Public Health faculty member earns fellowship role to improve long-term care for West Virginia cancer survivors

Friday, May 27, 2022

West Virginia University School of Public Health Research Assistant Professor Nicole Stout, DPT, FAPTA has been named a Bridge Faculty Fellow for 2022, bringing her one step closer to improving long-term care and support for West Virginia’s cancer survivors.

Offered under the WVU Bridge Initiative for Science and Technology Policy, Leadership, and Communications, the Bridge Faculty Fellows program chooses a select few WVU faculty members each year. Chosen fellows have access to education, mentorship, funding and guidance to increase the impact of their research and translate it into informed, groundbreaking policy.

For Stout, this means using her years of research in cancer survivorship to support the development of community-based models of care for cancer survivors.

“More people are surviving cancer than ever before,” said Stout. “But just because they’re finished with treatment doesn’t mean the treatments are finished with them.”

Starting her career as a physical therapist, Stout recalls helping cancer survivors rehabilitate their bodies after chemotherapy, disease-fighting drugs and other aggressive treatments. It was there, she said, she saw firsthand the gaps in care for cancer survivors and set her sights on finding a solution.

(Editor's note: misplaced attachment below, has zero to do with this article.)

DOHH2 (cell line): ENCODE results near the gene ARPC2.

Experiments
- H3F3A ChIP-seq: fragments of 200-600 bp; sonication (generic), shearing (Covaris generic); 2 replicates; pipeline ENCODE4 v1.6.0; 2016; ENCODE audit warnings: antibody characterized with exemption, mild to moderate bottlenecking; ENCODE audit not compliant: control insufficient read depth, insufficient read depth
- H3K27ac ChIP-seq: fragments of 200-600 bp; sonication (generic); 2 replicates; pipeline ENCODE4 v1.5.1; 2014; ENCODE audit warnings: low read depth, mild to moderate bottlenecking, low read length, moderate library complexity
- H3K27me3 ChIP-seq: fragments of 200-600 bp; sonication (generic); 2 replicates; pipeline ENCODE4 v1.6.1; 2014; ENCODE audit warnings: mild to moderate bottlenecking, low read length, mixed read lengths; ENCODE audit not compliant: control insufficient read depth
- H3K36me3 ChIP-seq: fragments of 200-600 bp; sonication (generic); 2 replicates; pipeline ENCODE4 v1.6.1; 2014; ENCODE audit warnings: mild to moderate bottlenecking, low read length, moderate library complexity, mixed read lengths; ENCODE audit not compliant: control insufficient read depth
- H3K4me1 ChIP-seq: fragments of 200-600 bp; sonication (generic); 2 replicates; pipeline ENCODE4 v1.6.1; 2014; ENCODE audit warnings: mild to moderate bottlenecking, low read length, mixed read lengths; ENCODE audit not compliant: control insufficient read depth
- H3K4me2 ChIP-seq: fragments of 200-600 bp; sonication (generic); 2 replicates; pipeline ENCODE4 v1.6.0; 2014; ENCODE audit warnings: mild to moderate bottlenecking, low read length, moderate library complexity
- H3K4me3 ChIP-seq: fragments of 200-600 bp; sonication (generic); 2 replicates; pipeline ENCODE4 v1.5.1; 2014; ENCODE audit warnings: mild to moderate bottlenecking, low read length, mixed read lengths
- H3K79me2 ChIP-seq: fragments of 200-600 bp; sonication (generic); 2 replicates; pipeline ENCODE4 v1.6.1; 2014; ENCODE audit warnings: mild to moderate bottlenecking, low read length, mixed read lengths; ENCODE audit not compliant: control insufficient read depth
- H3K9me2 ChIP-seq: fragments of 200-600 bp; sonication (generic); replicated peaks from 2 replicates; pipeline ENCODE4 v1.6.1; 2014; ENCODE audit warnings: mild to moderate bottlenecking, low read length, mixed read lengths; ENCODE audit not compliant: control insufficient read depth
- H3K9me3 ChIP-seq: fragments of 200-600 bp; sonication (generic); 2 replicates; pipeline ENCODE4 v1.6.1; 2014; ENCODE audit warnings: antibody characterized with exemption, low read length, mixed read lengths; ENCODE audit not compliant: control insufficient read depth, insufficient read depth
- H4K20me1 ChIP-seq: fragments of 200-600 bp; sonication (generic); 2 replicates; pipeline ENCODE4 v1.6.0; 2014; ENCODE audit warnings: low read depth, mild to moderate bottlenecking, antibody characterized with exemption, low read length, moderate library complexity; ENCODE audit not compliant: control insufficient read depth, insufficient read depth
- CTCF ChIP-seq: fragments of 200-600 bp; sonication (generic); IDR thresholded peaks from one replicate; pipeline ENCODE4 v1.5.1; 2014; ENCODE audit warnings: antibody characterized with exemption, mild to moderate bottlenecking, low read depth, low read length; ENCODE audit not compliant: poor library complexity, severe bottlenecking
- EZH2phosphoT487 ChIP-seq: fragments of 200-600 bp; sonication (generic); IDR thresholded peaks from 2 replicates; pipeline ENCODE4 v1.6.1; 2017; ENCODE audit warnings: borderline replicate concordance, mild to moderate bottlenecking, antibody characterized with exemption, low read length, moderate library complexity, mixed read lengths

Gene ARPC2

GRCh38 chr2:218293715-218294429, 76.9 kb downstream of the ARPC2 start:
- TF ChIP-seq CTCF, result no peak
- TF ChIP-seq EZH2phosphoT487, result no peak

“If we had intervened years before, we could’ve helped prevent some of the physical disabilities these patients were experiencing,” said Stout. “Beating cancer is only one part of the equation—we need to establish a support network for those who experience disability, job loss, social withdrawal and financial difficulties long after treatment is finished.”

Through various professional research and policy roles, she piloted studies on early detection and management of functional morbidity for individuals with cancer, led cancer research clinical trials, and used her research as a catalyst for new models of cancer rehabilitation care delivery.

Now through a dual appointment with the WVU School of Medicine and the WVU School of Public Health, and through membership with West Virginia University Cancer Institute (WVUCI) and West Virginia Clinical and Translational Science Institute (WV CTSI), she’s established a line of research that extends from the cancer care delivery system into the broader communities of West Virginia.

And as a recently named Bridge Faculty Fellow, Stout is ready to put her research into action.

“My vision is to establish a supportive, accessible model of cancer survivorship care right here in our rural communities,” said Stout. “We need health workers, social workers, mental health workers, physical therapists and individuals  from other specialties to come together and help these survivors migrate from treatment to post-treatment management—and we need new, informed policy to make it happen.”

To learn more about the WVU Bridge Initiative, visit